Wednesday, November 19, 2008

Cable vs FTTH Bandwidth Throwdown

The battle of the bandwidths has begun in earnest. In one corner, the presumed high speed champion, FTTH (Fiber to the Home). In the opposite corner, the challenger, Cable Broadband. Who will be champion? That's too early to tell. But we know who the real winner is going to be - bandwidth hungry broadband users.

The latest battleground is Washington state. Comcast, the Cable giant, is rolling out 50 Mbps Internet service to compete with Verizon, the telco giant, that offers 50 Mbps FiOS Internet service. FiOS is the name Verizon has given to its PON or Passive Optical Network system that connects homes and businesses to distribution hubs via fiber optic cable. The fiber and its splitters are passive, although you do need a rather large network interface box mounted outside to terminate the cable and convert the pulsating wavelength data back to electrical signals.

So what makes Comcast think that plain old copper coaxial TV cable can take on light powered optical fibers? DOCSIS 3.0, that's what. DOCSIS or Data Over Cable System Interface Specification is the cable modem standard that allows cable system operators to transport data along with TV signals. They do this by setting aside some TV channels for Internet service and using modulation technology to create signals that are compatible with cable channels. The modem takes care of making those signals Ethernet compatible.

From a users perspective, it doesn't matter if the incoming cable is fiber or copper as long as it can handle the needed bandwidth. Ultimately, the user is simply going to connect an RJ-45 plug in the back of whatever interface box is provided.

Just what bandwidth can you squeeze out of cable, anyway? Well, it's a far cry from analog telephone lines. We know how quickly our analog modems topped out at 56 Kbps. That's all there will ever be from that technology. A telephone voice channel just hasn't got any more room to grow. Telephone companies get around that by using frequencies beyond the voice range to deliver DSL over home and business phone lines. But there is a definite speed versus distance tradeoff that limits this technology.

No so much with Cable. Those TV channels can go and go and go. Most Cable companies now use fiber optic transmission for part of the distribution distance. They just haven't gone the extra step of bringing the fiber right to the building, like Verizon has done. For users lucky to get 3 to 6 Mbps on their Cable connections, 50 Mbps may seem a bit fanciful. But they're stuck using older DOCSIS standards that don't bond multiple channels together to create a pipe capable of as much as 400 Mbps.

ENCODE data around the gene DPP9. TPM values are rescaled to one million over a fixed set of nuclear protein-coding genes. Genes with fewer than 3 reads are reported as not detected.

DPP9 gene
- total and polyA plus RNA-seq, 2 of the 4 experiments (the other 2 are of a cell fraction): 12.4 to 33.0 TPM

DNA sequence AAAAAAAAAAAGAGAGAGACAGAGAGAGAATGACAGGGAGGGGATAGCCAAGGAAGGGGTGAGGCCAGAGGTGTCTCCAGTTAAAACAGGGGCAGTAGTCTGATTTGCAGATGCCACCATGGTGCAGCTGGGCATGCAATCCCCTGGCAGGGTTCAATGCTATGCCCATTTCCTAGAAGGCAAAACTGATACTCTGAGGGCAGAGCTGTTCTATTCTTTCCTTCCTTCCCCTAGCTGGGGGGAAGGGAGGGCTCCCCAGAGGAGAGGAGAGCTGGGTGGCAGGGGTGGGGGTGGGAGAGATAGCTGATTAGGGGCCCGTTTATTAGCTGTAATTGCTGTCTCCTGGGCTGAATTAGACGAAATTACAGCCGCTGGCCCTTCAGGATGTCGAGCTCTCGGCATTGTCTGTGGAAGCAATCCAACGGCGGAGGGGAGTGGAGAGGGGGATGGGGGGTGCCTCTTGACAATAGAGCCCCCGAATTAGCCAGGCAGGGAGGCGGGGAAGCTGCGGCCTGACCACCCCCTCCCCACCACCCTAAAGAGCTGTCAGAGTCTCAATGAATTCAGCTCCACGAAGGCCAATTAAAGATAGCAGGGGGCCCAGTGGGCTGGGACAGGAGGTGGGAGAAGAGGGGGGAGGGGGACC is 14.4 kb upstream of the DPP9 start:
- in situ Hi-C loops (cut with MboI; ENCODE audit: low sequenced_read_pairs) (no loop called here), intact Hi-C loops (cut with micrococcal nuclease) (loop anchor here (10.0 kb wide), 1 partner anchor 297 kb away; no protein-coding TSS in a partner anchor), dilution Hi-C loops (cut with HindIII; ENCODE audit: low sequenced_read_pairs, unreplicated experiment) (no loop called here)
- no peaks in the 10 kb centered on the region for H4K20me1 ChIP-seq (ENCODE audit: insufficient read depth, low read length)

Wow! Comcast is sitting on 400 Mbps? Well, not so fast. That's an upper limit and could require a huge investment of both equipment and set-aside channels. For now, Comcast is figuring their 50 Mbps "Extreme 50" service will be enough to compete with 50 Mbps FiOS.

We'll see how long that lasts. Verizon is already planning to up the ante to 100 Mbps in the near future.

One thing that doesn't seem to be mentioned in the news about these fantastic broadband speeds is download limits. There's been a lot of hoopla recently as Internet Service Providers, including Comcast, have announced caps on how much data you can download per month before getting kicked off the service. The providers say the limit is set high so that only network abusers will be affected. But that's with the modest bandwidths most of us have available. You have to spend a majority of your time in constant download mode to hit the limits.

What happens as bandwidths exceed 100 Mbps and full-length high definition video downloads become commonplace? Perhaps by then the carriers will have upgraded their network backbones and have auxiliary content delivery networks in place to handle the video load. They'll need to keep on this. After all, the way technology advances we'll be clamoring for Gbps broadband service sooner than any of us expect.

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